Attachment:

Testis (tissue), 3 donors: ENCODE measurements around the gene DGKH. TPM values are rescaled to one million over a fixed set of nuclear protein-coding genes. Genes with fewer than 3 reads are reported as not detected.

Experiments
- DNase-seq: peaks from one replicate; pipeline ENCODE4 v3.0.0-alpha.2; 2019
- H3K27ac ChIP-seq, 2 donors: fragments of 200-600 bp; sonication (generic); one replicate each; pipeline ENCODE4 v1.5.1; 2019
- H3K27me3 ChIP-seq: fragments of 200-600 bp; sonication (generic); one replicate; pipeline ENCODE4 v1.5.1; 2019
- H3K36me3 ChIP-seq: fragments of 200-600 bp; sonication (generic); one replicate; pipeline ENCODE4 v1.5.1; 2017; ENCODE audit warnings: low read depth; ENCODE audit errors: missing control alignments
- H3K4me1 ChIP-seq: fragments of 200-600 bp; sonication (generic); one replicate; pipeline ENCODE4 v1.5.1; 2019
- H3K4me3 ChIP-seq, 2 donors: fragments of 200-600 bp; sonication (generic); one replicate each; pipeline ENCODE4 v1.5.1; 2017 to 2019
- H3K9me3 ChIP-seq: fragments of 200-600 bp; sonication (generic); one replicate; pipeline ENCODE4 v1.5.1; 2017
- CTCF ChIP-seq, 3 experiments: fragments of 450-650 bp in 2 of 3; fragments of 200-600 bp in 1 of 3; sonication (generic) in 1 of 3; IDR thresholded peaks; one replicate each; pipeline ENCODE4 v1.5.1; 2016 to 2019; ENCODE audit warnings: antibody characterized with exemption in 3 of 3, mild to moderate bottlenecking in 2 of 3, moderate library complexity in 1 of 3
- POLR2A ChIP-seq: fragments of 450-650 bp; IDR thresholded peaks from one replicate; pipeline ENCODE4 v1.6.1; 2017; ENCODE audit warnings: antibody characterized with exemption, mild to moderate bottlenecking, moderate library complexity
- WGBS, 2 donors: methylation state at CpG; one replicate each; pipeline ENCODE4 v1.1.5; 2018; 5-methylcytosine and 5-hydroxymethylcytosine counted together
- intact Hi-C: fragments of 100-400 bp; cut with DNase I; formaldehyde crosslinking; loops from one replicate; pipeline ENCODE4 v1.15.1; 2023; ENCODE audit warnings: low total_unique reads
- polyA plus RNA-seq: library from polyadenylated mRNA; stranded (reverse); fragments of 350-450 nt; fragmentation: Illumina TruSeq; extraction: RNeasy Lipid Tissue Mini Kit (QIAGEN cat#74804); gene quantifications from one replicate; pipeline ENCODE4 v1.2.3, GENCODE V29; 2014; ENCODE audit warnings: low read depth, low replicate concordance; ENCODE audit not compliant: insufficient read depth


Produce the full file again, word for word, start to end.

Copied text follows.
Testis (tissue), 3 donors: ENCODE measurements around the gene DGKH. TPM values are rescaled to one million over a fixed set of nuclear protein-coding genes. Genes with fewer than 3 reads are reported as not detected.

Experiments
- DNase-seq: peaks from one replicate; pipeline ENCODE4 v3.0.0-alpha.2; 2019
- H3K27ac ChIP-seq, 2 donors: fragments of 200-600 bp; sonication (generic); one replicate each; pipeline ENCODE4 v1.5.1; 2019
- H3K27me3 ChIP-seq: fragments of 200-600 bp; sonication (generic); one replicate; pipeline ENCODE4 v1.5.1; 2019
- H3K36me3 ChIP-seq: fragments of 200-600 bp; sonication (generic); one replicate; pipeline ENCODE4 v1.5.1; 2017; ENCODE audit warnings: low read depth; ENCODE audit errors: missing control alignments
- H3K4me1 ChIP-seq: fragments of 200-600 bp; sonication (generic); one replicate; pipeline ENCODE4 v1.5.1; 2019
- H3K4me3 ChIP-seq, 2 donors: fragments of 200-600 bp; sonication (generic); one replicate each; pipeline ENCODE4 v1.5.1; 2017 to 2019
- H3K9me3 ChIP-seq: fragments of 200-600 bp; sonication (generic); one replicate; pipeline ENCODE4 v1.5.1; 2017
- CTCF ChIP-seq, 3 experiments: fragments of 450-650 bp in 2 of 3; fragments of 200-600 bp in 1 of 3; sonication (generic) in 1 of 3; IDR thresholded peaks; one replicate each; pipeline ENCODE4 v1.5.1; 2016 to 2019; ENCODE audit warnings: antibody characterized with exemption in 3 of 3, mild to moderate bottlenecking in 2 of 3, moderate library complexity in 1 of 3
- POLR2A ChIP-seq: fragments of 450-650 bp; IDR thresholded peaks from one replicate; pipeline ENCODE4 v1.6.1; 2017; ENCODE audit warnings: antibody characterized with exemption, mild to moderate bottlenecking, moderate library complexity
- WGBS, 2 donors: methylation state at CpG; one replicate each; pipeline ENCODE4 v1.1.5; 2018; 5-methylcytosine and 5-hydroxymethylcytosine counted together
- intact Hi-C: fragments of 100-400 bp; cut with DNase I; formaldehyde crosslinking; loops from one replicate; pipeline ENCODE4 v1.15.1; 2023; ENCODE audit warnings: low total_unique reads
- polyA plus RNA-seq: library from polyadenylated mRNA; stranded (reverse); fragments of 350-450 nt; fragmentation: Illumina TruSeq; extraction: RNeasy Lipid Tissue Mini Kit (QIAGEN cat#74804); gene quantifications from one replicate; pipeline ENCODE4 v1.2.3, GENCODE V29; 2014; ENCODE audit warnings: low read depth, low replicate concordance; ENCODE audit not compliant: insufficient read depth